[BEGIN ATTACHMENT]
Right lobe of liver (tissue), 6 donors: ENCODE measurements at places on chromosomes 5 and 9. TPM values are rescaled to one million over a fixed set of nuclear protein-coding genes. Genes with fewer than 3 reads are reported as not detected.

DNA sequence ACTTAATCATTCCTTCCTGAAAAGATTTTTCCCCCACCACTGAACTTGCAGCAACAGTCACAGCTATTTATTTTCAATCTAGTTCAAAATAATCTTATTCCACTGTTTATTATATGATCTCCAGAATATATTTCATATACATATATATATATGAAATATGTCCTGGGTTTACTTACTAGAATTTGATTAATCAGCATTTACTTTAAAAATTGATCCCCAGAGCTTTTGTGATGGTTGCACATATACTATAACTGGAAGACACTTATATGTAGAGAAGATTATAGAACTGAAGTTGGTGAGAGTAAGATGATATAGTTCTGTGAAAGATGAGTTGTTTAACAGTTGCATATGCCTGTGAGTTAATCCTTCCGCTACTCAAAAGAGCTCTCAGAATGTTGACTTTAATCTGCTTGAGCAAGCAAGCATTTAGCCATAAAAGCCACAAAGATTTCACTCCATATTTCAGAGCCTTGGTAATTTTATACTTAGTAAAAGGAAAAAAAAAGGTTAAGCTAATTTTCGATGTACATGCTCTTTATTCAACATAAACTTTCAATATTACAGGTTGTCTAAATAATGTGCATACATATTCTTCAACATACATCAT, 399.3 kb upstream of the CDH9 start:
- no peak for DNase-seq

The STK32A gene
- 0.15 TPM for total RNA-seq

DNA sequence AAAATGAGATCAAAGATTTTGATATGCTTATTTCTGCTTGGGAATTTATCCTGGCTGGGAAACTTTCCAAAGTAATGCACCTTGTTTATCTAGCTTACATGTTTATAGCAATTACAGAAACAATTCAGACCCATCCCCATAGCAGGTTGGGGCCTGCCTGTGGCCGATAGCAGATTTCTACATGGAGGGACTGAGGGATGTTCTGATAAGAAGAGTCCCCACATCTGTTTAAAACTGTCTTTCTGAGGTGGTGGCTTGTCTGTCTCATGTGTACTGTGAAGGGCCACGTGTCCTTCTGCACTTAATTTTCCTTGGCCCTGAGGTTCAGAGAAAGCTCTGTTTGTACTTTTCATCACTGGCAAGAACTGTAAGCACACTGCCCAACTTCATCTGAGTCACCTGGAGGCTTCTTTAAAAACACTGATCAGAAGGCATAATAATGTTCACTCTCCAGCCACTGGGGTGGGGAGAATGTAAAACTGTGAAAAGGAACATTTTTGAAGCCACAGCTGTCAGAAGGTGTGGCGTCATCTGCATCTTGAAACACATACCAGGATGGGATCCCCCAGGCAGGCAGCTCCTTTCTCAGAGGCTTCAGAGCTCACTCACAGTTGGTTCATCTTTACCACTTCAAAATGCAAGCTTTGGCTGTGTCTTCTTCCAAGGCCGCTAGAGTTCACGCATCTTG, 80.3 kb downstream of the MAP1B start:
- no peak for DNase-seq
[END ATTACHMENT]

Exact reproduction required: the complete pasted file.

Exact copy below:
Right lobe of liver (tissue), 6 donors: ENCODE measurements at places on chromosomes 5 and 9. TPM values are rescaled to one million over a fixed set of nuclear protein-coding genes. Genes with fewer than 3 reads are reported as not detected.

DNA sequence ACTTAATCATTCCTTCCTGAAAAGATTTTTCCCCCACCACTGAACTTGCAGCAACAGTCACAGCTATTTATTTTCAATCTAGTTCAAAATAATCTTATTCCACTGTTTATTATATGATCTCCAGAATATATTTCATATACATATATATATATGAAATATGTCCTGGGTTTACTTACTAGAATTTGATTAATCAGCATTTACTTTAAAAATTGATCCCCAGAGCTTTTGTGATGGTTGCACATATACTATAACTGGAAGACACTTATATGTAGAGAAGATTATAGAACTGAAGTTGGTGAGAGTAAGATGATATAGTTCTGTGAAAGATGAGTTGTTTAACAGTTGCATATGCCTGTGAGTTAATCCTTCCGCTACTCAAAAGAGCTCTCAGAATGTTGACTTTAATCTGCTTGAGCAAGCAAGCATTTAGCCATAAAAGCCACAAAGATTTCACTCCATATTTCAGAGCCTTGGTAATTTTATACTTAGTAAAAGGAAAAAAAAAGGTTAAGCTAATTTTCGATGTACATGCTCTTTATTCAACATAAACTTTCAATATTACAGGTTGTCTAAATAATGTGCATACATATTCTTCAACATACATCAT, 399.3 kb upstream of the CDH9 start:
- no peak for DNase-seq

The STK32A gene
- 0.15 TPM for total RNA-seq

DNA sequence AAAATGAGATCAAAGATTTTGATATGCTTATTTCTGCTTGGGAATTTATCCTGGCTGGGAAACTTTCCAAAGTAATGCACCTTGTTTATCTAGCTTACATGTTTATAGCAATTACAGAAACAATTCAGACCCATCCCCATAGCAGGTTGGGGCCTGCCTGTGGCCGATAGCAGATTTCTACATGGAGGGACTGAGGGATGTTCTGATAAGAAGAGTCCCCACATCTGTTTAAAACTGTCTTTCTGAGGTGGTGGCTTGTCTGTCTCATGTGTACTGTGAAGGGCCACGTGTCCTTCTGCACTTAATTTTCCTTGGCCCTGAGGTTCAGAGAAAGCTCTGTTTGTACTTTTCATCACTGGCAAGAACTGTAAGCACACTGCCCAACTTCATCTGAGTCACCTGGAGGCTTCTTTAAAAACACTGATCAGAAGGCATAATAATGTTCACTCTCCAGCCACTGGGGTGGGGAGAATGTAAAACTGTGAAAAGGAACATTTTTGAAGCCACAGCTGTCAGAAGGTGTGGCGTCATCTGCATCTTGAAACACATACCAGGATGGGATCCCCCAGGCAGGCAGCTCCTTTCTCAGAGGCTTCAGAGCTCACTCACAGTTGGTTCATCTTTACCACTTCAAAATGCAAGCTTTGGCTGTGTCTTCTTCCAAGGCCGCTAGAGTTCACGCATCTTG, 80.3 kb downstream of the MAP1B start:
- no peak for DNase-seq